I am a huge proponent for the gym being an n = 1 case study for just about everything. What you do in that space establishes a platform for what you do outside of those doors. It teaches you how to succeed; it teaches you how to respond to adversity; but perhaps most importantly, it teaches you how to fail. It is absolutely crucial to find some area of your life in which you can fall on your butt in order to figure out exactly how you pick yourself back up again. In my case at least: welcome to the gym.
Now failing does not mean that you push yourself to the red-line every single workout or that you always try to on-up yourself leaving you with only binary options: success or failure. Instead, what it means is that you become comfortable with being uncomfortable, that you become comfortable taking chances, and that you know how to keep moving after one failed rep or even one epic fail of a workout. So you messed up? Big freaking deal. Take a moment. Assess the situation: are you still whole, functional, breathing. Debate if a momentary cry is necessary (sometimes it is.) But then what do you do? Usually you finish the freaking workout. Wouldn’t it be great if we were that good at rebounding in life. One mistake shouldn’t take you off of the board entirely. Use the gym. Use your strength and your poise in that space when things go less than ideal and build on that. Train the response to keep moving. Don’t just be an athlete inside those walls. Be one outside of them as well.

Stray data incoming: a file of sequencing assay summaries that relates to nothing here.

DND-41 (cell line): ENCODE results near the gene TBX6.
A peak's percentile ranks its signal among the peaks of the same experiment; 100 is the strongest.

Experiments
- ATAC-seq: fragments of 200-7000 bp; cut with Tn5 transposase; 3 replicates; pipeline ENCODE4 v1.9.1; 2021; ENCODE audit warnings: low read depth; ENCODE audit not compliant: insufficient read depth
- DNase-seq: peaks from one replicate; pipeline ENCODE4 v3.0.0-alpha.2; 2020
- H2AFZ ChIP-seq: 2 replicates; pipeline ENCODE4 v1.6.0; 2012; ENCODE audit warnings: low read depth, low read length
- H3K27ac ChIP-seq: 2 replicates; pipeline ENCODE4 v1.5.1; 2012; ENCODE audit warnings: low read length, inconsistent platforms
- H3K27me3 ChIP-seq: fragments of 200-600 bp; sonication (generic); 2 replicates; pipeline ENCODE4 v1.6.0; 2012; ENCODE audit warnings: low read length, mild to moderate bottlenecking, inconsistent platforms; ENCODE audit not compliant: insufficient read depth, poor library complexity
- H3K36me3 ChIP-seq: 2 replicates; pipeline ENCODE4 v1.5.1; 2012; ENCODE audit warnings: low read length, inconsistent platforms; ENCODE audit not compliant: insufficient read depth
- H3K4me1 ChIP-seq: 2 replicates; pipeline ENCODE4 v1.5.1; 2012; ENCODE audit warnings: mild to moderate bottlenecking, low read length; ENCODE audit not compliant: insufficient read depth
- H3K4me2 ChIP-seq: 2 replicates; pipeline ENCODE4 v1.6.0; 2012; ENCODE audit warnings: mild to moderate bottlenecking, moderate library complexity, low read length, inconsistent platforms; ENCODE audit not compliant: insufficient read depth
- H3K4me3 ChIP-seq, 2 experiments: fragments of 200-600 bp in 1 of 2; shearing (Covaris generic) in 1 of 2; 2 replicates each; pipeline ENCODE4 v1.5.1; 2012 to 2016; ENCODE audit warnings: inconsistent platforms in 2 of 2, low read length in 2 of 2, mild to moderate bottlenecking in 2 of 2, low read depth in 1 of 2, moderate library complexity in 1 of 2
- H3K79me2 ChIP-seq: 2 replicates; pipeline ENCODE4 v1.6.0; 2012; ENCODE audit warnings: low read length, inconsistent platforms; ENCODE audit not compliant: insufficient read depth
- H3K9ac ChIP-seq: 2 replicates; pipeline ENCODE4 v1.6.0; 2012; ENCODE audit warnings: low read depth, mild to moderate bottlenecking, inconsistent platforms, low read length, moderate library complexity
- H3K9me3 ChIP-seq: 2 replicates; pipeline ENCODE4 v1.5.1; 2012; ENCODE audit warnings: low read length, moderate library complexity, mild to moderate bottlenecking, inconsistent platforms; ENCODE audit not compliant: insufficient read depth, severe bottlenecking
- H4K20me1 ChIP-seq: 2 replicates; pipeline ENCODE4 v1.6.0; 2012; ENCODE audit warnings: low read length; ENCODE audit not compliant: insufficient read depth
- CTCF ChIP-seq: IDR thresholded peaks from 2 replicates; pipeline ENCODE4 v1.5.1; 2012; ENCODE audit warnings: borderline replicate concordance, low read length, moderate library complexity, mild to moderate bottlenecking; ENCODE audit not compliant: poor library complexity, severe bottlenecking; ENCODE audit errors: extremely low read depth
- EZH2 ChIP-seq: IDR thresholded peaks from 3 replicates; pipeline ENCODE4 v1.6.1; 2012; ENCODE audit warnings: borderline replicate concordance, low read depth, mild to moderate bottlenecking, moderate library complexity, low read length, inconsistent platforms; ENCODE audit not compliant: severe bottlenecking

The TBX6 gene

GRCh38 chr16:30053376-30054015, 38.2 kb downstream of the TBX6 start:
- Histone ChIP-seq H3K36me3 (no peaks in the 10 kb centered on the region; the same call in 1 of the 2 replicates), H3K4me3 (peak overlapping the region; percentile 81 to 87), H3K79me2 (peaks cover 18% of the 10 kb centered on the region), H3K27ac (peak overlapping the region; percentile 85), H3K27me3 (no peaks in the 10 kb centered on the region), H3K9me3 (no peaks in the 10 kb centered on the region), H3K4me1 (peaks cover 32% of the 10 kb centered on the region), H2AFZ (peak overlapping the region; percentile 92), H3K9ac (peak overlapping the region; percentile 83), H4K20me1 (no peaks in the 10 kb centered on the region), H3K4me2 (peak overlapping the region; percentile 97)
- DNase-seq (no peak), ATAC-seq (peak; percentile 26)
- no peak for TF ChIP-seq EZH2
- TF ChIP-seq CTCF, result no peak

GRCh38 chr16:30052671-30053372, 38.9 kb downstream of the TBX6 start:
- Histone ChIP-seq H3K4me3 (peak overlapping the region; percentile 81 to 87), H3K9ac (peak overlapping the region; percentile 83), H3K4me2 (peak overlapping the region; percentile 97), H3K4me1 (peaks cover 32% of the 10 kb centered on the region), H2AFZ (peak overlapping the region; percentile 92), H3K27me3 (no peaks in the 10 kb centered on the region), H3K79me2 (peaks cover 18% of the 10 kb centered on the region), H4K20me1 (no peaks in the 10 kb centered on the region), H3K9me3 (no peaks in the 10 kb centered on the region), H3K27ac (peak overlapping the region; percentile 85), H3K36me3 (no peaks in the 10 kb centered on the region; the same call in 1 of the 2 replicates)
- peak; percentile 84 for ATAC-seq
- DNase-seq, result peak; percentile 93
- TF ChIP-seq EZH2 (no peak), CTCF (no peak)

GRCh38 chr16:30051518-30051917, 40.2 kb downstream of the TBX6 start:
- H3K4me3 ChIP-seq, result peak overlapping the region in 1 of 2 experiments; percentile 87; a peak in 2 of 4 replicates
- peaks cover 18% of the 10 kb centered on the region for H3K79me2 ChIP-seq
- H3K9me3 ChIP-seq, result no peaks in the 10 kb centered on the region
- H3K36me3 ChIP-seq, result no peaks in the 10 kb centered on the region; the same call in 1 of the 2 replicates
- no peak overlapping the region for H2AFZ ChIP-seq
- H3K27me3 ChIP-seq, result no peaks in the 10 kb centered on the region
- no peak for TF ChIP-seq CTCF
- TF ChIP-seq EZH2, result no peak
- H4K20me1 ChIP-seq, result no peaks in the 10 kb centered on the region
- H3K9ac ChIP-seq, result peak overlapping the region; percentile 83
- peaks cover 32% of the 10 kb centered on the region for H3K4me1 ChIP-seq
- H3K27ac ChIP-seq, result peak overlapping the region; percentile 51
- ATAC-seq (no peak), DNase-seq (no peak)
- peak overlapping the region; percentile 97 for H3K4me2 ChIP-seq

Whole Body Workout:
- 9 min AMRAP
- Building by 3s every round
- 3 KB Swings
- 3 Goblet Squats
- 6 KB Swings
- 6 Goblet Squats
- 9 KB Swings
- 9 Goblet Squats…
*In between every round of swings and squats: do 5 burpees.
Weight: This should be a weight that you feel VERY comfortable with both swinging an squatting. If 10 reps in a row feel rough, then consider going down in weight.
No KB: No problem. You can use a dumbbell, a small child (preferably your own…). If you nothing you can swing, then you can do weighted v-ups/sit-ups with something moderately heavy and most likely awkward.
As always, adjust this workout to fit YOUR goals and YOUR body, not someone else’s.
How to do a Burpee
How to do a Goblet Squat
Post originally created by Madelaine Berky.